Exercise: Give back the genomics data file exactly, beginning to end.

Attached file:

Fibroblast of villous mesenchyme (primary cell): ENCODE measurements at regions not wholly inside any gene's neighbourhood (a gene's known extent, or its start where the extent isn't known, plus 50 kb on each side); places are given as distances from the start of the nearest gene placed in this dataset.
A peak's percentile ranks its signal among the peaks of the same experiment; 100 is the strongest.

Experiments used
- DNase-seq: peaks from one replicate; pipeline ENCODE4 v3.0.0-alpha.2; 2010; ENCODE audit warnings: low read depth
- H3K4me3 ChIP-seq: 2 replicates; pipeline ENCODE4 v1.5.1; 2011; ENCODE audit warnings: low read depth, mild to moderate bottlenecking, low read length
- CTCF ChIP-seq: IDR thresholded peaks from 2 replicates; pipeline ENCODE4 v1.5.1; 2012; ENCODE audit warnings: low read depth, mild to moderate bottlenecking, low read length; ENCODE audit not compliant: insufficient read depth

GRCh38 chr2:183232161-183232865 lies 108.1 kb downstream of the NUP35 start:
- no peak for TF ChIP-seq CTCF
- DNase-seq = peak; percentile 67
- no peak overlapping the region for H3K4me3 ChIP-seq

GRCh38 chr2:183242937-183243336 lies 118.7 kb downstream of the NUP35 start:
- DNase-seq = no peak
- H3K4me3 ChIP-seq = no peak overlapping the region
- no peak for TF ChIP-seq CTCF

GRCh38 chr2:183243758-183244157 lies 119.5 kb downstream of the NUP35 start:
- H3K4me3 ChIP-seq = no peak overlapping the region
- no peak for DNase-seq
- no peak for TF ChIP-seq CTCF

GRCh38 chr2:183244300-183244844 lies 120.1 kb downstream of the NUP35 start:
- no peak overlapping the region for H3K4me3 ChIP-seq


Fibroblast of villous mesenchyme (primary cell): ENCODE measurements at regions not wholly inside any gene's neighbourhood (a gene's known extent, or its start where the extent isn't known, plus 50 kb on each side); places are given as distances from the start of the nearest gene placed in this dataset.
A peak's percentile ranks its signal among the peaks of the same experiment; 100 is the strongest.

Experiments used
- DNase-seq: peaks from one replicate; pipeline ENCODE4 v3.0.0-alpha.2; 2010; ENCODE audit warnings: low read depth
- H3K4me3 ChIP-seq: 2 replicates; pipeline ENCODE4 v1.5.1; 2011; ENCODE audit warnings: low read depth, mild to moderate bottlenecking, low read length
- CTCF ChIP-seq: IDR thresholded peaks from 2 replicates; pipeline ENCODE4 v1.5.1; 2012; ENCODE audit warnings: low read depth, mild to moderate bottlenecking, low read length; ENCODE audit not compliant: insufficient read depth

GRCh38 chr2:183232161-183232865 lies 108.1 kb downstream of the NUP35 start:
- no peak for TF ChIP-seq CTCF
- DNase-seq = peak; percentile 67
- no peak overlapping the region for H3K4me3 ChIP-seq

GRCh38 chr2:183242937-183243336 lies 118.7 kb downstream of the NUP35 start:
- DNase-seq = no peak
- H3K4me3 ChIP-seq = no peak overlapping the region
- no peak for TF ChIP-seq CTCF

GRCh38 chr2:183243758-183244157 lies 119.5 kb downstream of the NUP35 start:
- H3K4me3 ChIP-seq = no peak overlapping the region
- no peak for DNase-seq
- no peak for TF ChIP-seq CTCF

GRCh38 chr2:183244300-183244844 lies 120.1 kb downstream of the NUP35 start:
- no peak overlapping the region for H3K4me3 ChIP-seq